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Creating a television series that makes it to a second season is a difficult thing to do.  It’s difficult today and was just as tough in 1966 when Gene Roddenberry created a full-color science fiction show in prime time about a “Wagon Train to the stars”–a Western in space–a Star Trek.  The unlikely series survived into not only its second season but also a third.  An untapped audience–a group of loyal fans kept the dream alive, and the stories would continue in an animated series in the early 1970s.  With the success of Star Wars, Star Trek made its way to the big screen by the end of the decade and the rest of the story, as they say, is history.

The future predicted in 1966 to “explore strange, new worlds, to seek out new life and new civilizations,” isn’t here yet, despite the dates of yesterday’s future arriving and going by.  But that hasn’t stopped generations of fans from being inspired to pursue everything from medicine and law to astronomy and design.  To make this world better and build a greater tomorrow.  Star Trek may not have arrived yet, but the utopian future is something many of us look forward to and strive for.

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Or has it arrived?  Our iPads and smart phones, Bluetooths and medical scanners were all inspired by creative types behind Star Trek, like Wah Chang and Rick Sternbach.  If society as a whole hasn’t changed, the technology that drives it certainly is making headway every day.

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Here, September 8, 2016, fifty years after the airing of the first episode of Star Trek on NBC, the world is far different, yet it still continues the struggle for equality and fairness, the same desires Roddenberry’s original stories reflected as the world crept up to the cataclysmic summer of 1968.  The same elements are summed up in the Vulcan acronym IDIC–infinite diversity in infinite combinations–the core of Vulcan philosophy celebrating all the differences in life.  In short, that is what Star Trek is all about.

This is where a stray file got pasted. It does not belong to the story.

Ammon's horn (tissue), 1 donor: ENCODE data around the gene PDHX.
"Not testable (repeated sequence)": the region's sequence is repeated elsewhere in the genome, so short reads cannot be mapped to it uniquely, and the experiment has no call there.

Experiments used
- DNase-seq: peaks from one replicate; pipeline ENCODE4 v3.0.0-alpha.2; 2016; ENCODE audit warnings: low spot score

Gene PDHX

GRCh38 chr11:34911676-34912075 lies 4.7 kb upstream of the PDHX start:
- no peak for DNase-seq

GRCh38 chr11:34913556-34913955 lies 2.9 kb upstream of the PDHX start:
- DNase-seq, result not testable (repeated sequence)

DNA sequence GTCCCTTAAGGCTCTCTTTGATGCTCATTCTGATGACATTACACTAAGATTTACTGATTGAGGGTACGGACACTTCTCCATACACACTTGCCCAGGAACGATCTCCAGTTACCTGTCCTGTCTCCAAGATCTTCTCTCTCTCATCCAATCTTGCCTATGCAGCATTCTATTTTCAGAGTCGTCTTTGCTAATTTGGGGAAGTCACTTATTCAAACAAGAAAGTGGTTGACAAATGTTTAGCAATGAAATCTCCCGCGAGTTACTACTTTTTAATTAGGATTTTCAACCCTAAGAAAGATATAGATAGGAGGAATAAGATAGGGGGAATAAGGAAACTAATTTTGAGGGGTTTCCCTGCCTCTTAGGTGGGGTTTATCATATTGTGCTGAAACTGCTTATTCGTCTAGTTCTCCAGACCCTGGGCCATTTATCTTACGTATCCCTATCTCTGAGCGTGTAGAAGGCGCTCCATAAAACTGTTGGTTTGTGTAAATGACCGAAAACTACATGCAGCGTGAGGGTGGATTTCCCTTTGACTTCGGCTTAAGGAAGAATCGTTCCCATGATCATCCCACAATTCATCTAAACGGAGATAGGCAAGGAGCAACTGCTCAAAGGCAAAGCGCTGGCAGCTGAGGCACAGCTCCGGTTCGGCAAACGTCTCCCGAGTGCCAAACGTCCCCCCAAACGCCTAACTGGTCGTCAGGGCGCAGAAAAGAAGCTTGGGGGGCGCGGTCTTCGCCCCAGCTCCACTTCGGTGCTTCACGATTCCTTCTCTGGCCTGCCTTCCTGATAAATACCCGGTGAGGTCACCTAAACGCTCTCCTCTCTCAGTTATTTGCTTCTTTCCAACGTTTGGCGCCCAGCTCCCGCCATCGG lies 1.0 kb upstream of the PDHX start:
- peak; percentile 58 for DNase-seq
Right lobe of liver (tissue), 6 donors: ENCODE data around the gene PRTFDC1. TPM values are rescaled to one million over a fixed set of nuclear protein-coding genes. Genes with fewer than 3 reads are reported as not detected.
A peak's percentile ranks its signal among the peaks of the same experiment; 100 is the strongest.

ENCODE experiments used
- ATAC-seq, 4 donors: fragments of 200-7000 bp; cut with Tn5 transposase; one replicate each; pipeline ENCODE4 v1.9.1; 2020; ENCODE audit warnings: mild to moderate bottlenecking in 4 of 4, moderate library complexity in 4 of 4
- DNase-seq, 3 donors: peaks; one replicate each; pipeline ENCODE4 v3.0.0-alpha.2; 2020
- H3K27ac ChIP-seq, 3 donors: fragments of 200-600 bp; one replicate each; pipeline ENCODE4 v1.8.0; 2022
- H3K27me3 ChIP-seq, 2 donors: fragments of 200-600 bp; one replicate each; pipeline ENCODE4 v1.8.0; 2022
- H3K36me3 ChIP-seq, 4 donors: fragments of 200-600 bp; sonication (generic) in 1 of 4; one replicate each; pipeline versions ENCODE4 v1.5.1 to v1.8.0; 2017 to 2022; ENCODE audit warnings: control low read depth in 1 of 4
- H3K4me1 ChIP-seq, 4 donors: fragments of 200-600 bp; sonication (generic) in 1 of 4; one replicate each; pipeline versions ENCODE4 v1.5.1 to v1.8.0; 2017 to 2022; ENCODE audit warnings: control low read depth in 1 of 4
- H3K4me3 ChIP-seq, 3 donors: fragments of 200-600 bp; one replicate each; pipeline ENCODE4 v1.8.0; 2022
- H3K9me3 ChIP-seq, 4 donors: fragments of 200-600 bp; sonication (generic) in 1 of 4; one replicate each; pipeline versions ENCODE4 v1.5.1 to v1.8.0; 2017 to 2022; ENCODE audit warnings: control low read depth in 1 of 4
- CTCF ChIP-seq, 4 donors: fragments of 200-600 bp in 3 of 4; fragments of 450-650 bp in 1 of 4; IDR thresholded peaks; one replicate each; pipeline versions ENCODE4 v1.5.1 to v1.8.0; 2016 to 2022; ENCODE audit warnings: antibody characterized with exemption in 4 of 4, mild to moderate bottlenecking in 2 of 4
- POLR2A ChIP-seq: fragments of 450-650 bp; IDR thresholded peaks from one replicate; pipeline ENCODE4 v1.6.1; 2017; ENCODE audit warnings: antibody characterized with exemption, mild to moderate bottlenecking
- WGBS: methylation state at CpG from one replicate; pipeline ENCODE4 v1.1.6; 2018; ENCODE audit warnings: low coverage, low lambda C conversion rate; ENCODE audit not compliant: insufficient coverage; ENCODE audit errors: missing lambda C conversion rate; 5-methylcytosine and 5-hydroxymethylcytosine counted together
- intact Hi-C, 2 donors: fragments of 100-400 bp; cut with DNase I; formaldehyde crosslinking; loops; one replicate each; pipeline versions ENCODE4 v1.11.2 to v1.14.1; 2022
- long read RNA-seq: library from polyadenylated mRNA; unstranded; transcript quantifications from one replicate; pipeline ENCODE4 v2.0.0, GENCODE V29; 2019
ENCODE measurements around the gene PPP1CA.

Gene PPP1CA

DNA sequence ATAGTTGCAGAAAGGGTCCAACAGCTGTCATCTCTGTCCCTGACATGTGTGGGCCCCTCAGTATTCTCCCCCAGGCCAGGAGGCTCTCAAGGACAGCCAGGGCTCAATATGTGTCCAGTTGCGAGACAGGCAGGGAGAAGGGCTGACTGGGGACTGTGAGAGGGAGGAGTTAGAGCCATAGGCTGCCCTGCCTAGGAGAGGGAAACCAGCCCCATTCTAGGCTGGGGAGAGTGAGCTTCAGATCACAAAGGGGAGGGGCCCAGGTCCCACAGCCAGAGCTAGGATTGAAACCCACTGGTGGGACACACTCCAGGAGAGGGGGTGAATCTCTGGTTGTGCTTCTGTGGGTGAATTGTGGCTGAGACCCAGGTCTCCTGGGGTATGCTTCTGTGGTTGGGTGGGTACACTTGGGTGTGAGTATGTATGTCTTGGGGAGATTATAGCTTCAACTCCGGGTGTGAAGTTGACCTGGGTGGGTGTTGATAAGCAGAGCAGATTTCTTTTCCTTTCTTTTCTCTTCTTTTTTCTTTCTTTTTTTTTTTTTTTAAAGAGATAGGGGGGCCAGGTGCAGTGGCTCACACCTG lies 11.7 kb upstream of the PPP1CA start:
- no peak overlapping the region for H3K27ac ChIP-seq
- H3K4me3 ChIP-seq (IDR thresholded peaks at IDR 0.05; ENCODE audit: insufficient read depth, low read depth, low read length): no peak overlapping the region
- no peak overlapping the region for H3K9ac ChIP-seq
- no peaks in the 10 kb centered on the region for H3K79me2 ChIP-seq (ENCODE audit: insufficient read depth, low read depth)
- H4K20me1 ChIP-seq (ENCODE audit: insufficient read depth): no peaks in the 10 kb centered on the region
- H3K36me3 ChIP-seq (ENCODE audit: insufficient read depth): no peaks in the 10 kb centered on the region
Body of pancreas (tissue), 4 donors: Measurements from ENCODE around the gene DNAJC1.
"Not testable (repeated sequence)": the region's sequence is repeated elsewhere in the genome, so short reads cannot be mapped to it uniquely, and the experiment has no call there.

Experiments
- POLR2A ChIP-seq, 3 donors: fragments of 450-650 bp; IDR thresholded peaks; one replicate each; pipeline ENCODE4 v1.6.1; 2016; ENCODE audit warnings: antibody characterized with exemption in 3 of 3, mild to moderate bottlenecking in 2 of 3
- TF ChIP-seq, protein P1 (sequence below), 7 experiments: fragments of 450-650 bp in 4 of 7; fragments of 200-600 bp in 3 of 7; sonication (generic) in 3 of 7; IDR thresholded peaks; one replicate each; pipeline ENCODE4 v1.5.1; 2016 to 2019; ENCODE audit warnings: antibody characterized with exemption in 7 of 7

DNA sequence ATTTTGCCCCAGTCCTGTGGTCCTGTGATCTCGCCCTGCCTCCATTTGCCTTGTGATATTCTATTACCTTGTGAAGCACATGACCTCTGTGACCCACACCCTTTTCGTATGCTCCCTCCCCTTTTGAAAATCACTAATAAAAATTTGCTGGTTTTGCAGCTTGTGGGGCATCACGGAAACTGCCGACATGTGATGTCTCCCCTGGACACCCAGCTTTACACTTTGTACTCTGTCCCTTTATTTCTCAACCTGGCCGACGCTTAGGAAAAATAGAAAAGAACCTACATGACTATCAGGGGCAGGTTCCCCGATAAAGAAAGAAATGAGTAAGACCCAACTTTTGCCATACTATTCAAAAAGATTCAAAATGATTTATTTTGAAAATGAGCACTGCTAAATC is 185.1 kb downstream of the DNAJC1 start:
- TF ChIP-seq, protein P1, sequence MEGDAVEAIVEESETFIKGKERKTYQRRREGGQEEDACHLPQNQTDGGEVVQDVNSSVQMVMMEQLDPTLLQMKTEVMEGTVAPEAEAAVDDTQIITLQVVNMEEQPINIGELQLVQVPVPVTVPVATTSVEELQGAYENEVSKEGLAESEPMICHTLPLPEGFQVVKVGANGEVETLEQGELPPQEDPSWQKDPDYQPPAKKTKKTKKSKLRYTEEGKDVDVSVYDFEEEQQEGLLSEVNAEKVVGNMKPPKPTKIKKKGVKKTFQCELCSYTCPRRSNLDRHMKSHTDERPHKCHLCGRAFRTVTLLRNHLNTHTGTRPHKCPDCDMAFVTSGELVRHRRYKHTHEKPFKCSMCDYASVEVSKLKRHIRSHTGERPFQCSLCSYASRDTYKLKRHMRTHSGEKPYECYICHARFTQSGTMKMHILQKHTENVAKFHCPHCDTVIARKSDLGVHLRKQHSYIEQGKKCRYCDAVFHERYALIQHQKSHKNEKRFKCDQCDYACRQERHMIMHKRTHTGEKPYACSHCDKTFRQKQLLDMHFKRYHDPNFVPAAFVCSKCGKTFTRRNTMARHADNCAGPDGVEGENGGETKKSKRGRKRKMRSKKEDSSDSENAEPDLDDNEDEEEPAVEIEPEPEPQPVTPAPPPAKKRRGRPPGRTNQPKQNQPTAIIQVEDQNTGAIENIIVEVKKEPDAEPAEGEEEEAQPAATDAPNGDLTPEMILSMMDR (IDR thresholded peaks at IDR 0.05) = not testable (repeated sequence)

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James Doohan and C.J. Bunce. San Francisco 1999.

Many who created and celebrated Star Trek over the years have come and gone–friends behind the scenes from the many the incarnations of Trekdom, like Penny Juday, Anthony Frederickson, Alan Bernard, and Steve Gerber, and folks in front of the camera we were lucky enough to meet and talk to in person, like James Doohan and Grace Lee Whitney.

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George Takei and borg.com writer and author Elizabeth C. Bunce. San Francisco 1999.

Yet 50 years later many are still here, many we’ve been lucky to meet who still take the time to greet fans at conventions, like William Shatner, George Takei, Nichelle Nichols, and Walter Koenig, who are each as friendly in person as you’d hope for as a fan of the original series.  With the passing of Leonard Nimoy and Harve Bennett on February 27 this year, and the young Anton Yelchin this summer, it’s a reminder to take advantage of the opportunities to share stories with all involved in this giant, internationally recognized phenomenon.

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C.J. Bunce, E.C. Bunce and Nichelle Nichols. Kansas City 2016.

Today Star Trek joins Doctor Who and James Bond as another major genre franchise that has stood the test of time.  Congratulations to everyone who has been involved with Star Trek over the years, and to them and to all its fans… Live Long and Prosper!

C.J. Bunce
Editor
borg.com

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